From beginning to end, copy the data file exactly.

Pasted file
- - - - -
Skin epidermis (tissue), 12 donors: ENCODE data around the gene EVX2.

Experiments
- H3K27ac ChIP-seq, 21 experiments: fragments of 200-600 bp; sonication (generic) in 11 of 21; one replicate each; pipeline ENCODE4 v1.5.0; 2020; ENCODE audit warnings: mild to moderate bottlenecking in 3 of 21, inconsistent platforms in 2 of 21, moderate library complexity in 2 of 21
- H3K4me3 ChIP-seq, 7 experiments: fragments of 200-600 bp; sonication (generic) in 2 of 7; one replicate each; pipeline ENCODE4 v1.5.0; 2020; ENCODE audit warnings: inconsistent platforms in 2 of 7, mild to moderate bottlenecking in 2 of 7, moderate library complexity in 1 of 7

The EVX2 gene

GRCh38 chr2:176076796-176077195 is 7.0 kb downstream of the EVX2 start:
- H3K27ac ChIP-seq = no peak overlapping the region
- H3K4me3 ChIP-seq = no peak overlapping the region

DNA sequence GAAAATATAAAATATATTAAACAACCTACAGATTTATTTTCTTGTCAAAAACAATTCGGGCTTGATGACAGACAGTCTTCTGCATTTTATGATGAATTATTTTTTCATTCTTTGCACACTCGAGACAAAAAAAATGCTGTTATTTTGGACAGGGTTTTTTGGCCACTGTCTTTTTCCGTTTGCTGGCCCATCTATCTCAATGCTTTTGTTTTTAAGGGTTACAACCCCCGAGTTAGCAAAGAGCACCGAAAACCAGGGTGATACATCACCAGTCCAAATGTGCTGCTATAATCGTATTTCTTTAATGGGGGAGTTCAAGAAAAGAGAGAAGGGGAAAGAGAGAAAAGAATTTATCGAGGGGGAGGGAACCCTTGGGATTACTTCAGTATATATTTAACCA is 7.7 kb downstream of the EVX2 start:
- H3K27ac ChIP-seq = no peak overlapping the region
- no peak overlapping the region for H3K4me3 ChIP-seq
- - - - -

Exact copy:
Skin epidermis (tissue), 12 donors: ENCODE data around the gene EVX2.

Experiments
- H3K27ac ChIP-seq, 21 experiments: fragments of 200-600 bp; sonication (generic) in 11 of 21; one replicate each; pipeline ENCODE4 v1.5.0; 2020; ENCODE audit warnings: mild to moderate bottlenecking in 3 of 21, inconsistent platforms in 2 of 21, moderate library complexity in 2 of 21
- H3K4me3 ChIP-seq, 7 experiments: fragments of 200-600 bp; sonication (generic) in 2 of 7; one replicate each; pipeline ENCODE4 v1.5.0; 2020; ENCODE audit warnings: inconsistent platforms in 2 of 7, mild to moderate bottlenecking in 2 of 7, moderate library complexity in 1 of 7

The EVX2 gene

GRCh38 chr2:176076796-176077195 is 7.0 kb downstream of the EVX2 start:
- H3K27ac ChIP-seq = no peak overlapping the region
- H3K4me3 ChIP-seq = no peak overlapping the region

DNA sequence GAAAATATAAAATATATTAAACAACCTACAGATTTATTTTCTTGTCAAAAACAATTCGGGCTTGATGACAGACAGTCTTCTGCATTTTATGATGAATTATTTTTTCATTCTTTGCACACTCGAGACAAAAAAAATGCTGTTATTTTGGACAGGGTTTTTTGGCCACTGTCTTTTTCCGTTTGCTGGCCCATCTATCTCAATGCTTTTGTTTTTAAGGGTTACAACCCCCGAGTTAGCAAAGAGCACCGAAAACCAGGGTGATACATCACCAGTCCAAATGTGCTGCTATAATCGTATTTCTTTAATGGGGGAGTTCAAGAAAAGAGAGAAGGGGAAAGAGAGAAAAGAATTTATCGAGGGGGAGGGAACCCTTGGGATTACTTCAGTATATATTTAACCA is 7.7 kb downstream of the EVX2 start:
- H3K27ac ChIP-seq = no peak overlapping the region
- no peak overlapping the region for H3K4me3 ChIP-seq